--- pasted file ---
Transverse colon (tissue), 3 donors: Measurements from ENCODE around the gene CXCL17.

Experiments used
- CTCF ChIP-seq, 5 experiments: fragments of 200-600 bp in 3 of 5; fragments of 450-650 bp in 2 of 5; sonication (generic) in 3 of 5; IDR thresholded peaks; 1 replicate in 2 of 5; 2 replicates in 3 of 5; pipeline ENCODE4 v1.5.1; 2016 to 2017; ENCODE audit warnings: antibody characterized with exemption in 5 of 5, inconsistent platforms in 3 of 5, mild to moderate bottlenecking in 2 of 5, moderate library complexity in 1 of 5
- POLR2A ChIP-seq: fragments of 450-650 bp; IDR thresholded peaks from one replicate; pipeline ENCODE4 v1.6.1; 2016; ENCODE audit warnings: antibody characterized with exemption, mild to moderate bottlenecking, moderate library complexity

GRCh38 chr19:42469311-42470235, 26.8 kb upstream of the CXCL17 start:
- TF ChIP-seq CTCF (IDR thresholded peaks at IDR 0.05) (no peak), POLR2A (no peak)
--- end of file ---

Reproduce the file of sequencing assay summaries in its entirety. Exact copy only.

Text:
Transverse colon (tissue), 3 donors: Measurements from ENCODE around the gene CXCL17.

Experiments used
- CTCF ChIP-seq, 5 experiments: fragments of 200-600 bp in 3 of 5; fragments of 450-650 bp in 2 of 5; sonication (generic) in 3 of 5; IDR thresholded peaks; 1 replicate in 2 of 5; 2 replicates in 3 of 5; pipeline ENCODE4 v1.5.1; 2016 to 2017; ENCODE audit warnings: antibody characterized with exemption in 5 of 5, inconsistent platforms in 3 of 5, mild to moderate bottlenecking in 2 of 5, moderate library complexity in 1 of 5
- POLR2A ChIP-seq: fragments of 450-650 bp; IDR thresholded peaks from one replicate; pipeline ENCODE4 v1.6.1; 2016; ENCODE audit warnings: antibody characterized with exemption, mild to moderate bottlenecking, moderate library complexity

GRCh38 chr19:42469311-42470235, 26.8 kb upstream of the CXCL17 start:
- TF ChIP-seq CTCF (IDR thresholded peaks at IDR 0.05) (no peak), POLR2A (no peak)